Getting Rid of Greed: Choosing
Principle over Profit
Ask anyone the question, "Are you greedy?" and most will deny it.
Then follow-up with, "Would you break the rules if it benefited you financially?" And
the answer might be, "How much money are we talking about?" Few people
identify themselves as "greedy" but when it comes to money versus
principles, we like to run the numbers first. Pick an ethical scandal from
the news and money will be at the core. To get a handle on business ethics
and greed, we need to understand what "greed" is and who the players
So, what does a greedy person look like? You probably imagine a scrooge
character in a tuxedo sitting atop a pile of money throwing it in the
air. Or maybe you
picture high profile characters like Ivan Boesky or Jeff Skilling. Although
they may typify unethical people motivated by money, the real problem of
greed in business is more widespread. In fact, being tempted to do
for financial gain is nothing new for any employee.
In discussing greed, there is often a disconnect between the notion of
greed and who the real players are. It's easy to point the finger at "greedy" executives
or celebrities embroiled in scandal and overlook the thousands of employees
who succumb to greed each day and find themselves unemployed as a result. The
problem of greed is not just limited to the wealthy but is a human weakness.
Greed is defined as, "An overwhelming desire to have more of something
such as money than is actually needed." Most people don't struggle with
overwhelming desire to sit atop a pile of money, they simply want to a drive
nicer car, get the kids braces, and reduce the financial stress of life. For
others, acquiring money may not be a matter of greed but of necessity to keep
food on the table. To address the issue of greed in business we need to focus
on a practical discussion of principles versus profit.
At what point can your principles be exchanged for profit? Whether or
not you will do something unethical should not depend on your financial
so completely undermines your reason for having principles in the first
place. The struggle to avoid the temptation of greed and stand on principle
be won if you take the following steps:
First, you must unequivocally nail down your ethical principles for
dealing with money. You must say, "I will not let money override my ethical principles." Period.
Make it your mantra. Make it your core philosophy for business. Resolve in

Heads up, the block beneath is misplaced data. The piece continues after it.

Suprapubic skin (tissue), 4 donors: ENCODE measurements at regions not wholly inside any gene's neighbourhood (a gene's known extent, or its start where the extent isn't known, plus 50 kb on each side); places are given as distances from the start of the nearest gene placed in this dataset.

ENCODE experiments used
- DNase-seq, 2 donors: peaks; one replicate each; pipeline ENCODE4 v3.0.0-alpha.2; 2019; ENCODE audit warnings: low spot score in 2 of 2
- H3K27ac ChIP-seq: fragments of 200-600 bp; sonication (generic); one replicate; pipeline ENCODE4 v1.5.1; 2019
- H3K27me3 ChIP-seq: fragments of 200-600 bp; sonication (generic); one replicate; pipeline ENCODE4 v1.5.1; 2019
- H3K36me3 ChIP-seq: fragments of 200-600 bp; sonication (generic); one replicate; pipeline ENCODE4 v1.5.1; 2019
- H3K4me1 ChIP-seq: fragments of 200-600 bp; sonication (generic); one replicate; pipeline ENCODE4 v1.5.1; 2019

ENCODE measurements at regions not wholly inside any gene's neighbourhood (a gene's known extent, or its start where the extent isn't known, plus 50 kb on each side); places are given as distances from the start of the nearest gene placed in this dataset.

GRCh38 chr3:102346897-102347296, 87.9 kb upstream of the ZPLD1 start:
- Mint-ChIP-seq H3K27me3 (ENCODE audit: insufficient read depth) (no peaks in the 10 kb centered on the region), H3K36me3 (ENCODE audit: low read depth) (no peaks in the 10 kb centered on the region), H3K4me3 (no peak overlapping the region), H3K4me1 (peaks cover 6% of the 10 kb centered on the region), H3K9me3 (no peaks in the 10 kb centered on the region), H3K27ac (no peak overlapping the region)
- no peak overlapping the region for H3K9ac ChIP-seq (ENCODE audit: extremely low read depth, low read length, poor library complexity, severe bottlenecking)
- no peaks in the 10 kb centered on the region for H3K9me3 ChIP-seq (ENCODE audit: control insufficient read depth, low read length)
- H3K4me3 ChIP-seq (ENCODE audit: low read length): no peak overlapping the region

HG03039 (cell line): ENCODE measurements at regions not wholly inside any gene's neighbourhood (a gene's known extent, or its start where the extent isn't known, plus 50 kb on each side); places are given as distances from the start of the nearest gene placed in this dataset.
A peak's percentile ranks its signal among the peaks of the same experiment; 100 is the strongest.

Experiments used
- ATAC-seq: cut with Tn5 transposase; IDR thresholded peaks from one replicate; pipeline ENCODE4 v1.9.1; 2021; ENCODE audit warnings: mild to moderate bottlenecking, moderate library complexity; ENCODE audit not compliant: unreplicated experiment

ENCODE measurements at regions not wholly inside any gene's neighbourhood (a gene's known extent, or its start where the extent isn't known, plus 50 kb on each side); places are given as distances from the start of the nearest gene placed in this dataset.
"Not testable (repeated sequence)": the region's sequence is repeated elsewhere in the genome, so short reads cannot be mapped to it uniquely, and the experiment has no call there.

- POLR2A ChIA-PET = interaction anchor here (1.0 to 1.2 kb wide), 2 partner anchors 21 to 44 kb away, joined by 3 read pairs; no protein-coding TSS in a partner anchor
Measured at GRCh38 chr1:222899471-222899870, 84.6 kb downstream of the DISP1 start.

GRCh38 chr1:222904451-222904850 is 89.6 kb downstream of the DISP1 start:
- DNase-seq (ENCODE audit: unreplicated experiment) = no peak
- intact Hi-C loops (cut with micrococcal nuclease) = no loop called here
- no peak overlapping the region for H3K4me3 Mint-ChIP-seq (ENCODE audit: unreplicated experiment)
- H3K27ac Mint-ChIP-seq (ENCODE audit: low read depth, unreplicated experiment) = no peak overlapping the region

your heart that you would rather lose your job than your integrity.
Second, you need to come to terms with what is most important in your
life. The Greek philosopher Epicurus said, "Wealth consists not in having great
possessions, but in having few wants." Parents teach their children the
difference between wants and needs. At first, the child says he "needs" everything
(toys, candy, etc.). After a while the child realizes that most of the things
he says he "needs" are actually "wants." So it is with
adults. Not having a balanced perspective on our wants and needs gives us a
skewed perception of the material world. When you need something bad enough
you are likely to do anything to get it, which is a recipe for ethical disaster.
If you live your life in a frantic quest for your "wants" you will
never be satisfied. You will miss out on all that life has to offer, and you
will make mistakes along the way. Don't let your wants drive your ethical decisions.
Third, you need a reality check about the gains that a greed-centered
attitude will get you. At best, you may have some short-term, superficial
but in the long run you will lose. Customers will go elsewhere.
Honest employees will choose to work for someone else. In the end,
by profit over
principle will backfire and set you back further than if you chose
the high road in the first place.
It doesn't have to be a choice between principles or profits. You
can have both if you maintain a proper perspective regarding
of your ethical principles. Your goal should not be to simply
avoid greed but
to stand by your core values despite the cost. Now, what's that
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